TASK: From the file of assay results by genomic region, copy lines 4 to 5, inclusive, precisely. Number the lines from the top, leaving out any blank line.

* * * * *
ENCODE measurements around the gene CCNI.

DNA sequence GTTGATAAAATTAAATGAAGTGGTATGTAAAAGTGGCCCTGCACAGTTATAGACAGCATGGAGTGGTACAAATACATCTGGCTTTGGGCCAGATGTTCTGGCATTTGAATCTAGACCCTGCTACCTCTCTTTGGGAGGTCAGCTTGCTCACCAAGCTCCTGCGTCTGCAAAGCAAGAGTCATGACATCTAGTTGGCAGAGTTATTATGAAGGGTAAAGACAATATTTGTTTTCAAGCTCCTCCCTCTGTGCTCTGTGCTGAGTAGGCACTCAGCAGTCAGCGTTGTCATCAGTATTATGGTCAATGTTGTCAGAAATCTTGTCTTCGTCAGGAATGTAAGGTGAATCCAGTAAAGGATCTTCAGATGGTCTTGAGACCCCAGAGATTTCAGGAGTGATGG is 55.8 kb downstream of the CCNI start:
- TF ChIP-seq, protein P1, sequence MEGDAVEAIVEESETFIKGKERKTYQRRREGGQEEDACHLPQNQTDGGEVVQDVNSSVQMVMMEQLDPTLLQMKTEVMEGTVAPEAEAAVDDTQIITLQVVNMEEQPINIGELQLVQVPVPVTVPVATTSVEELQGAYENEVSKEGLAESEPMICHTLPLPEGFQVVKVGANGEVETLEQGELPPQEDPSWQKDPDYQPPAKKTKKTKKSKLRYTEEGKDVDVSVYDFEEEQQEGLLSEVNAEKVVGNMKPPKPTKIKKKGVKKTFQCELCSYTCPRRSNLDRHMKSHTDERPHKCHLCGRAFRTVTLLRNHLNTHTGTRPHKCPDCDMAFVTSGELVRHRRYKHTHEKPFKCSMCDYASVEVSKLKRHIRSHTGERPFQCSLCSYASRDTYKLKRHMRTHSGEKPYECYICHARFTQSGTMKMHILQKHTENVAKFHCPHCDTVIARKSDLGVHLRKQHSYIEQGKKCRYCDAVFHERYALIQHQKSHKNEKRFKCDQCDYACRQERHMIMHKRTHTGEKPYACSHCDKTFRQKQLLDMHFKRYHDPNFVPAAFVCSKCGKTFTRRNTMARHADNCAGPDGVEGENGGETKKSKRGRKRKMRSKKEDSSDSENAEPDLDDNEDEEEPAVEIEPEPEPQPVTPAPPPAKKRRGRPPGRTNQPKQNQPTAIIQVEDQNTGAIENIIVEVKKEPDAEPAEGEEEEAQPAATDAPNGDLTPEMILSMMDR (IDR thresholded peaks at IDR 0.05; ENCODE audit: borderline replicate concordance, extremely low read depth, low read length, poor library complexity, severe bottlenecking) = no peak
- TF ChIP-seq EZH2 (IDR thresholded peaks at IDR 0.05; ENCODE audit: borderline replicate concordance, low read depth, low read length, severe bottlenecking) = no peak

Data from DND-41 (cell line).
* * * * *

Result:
- TF ChIP-seq EZH2 (IDR thresholded peaks at IDR 0.05; ENCODE audit: borderline replicate concordance, low read depth, low read length, severe bottlenecking) = no peak

Data from DND-41 (cell line).